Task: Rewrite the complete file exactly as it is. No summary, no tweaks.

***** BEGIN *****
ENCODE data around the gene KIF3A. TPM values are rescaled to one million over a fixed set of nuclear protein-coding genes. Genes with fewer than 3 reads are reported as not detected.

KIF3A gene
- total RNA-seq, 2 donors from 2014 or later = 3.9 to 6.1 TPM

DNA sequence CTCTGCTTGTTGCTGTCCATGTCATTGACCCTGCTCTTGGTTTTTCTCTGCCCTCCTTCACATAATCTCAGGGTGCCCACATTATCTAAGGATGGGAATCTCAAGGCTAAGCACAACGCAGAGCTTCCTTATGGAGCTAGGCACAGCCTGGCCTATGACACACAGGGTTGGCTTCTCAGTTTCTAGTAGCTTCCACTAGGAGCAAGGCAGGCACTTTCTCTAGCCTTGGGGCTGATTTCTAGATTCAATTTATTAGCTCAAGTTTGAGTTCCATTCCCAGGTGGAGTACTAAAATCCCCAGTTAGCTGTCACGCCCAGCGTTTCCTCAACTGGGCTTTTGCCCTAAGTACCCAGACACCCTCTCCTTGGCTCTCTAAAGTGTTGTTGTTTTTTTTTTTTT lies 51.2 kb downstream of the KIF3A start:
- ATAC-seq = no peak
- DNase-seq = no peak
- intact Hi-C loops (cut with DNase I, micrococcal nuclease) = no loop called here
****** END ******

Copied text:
ENCODE data around the gene KIF3A. TPM values are rescaled to one million over a fixed set of nuclear protein-coding genes. Genes with fewer than 3 reads are reported as not detected.

KIF3A gene
- total RNA-seq, 2 donors from 2014 or later = 3.9 to 6.1 TPM

DNA sequence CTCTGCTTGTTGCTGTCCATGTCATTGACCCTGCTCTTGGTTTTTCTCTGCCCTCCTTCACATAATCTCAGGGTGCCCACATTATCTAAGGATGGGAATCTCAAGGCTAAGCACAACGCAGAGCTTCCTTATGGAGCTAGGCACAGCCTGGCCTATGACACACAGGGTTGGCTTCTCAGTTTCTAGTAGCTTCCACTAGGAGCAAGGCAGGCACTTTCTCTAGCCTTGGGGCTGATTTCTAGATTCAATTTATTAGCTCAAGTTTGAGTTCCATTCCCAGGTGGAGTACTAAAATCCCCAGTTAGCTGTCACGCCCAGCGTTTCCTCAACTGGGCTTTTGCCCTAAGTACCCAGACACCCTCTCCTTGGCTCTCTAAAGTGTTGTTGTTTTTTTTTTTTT lies 51.2 kb downstream of the KIF3A start:
- ATAC-seq = no peak
- DNase-seq = no peak
- intact Hi-C loops (cut with DNase I, micrococcal nuclease) = no loop called here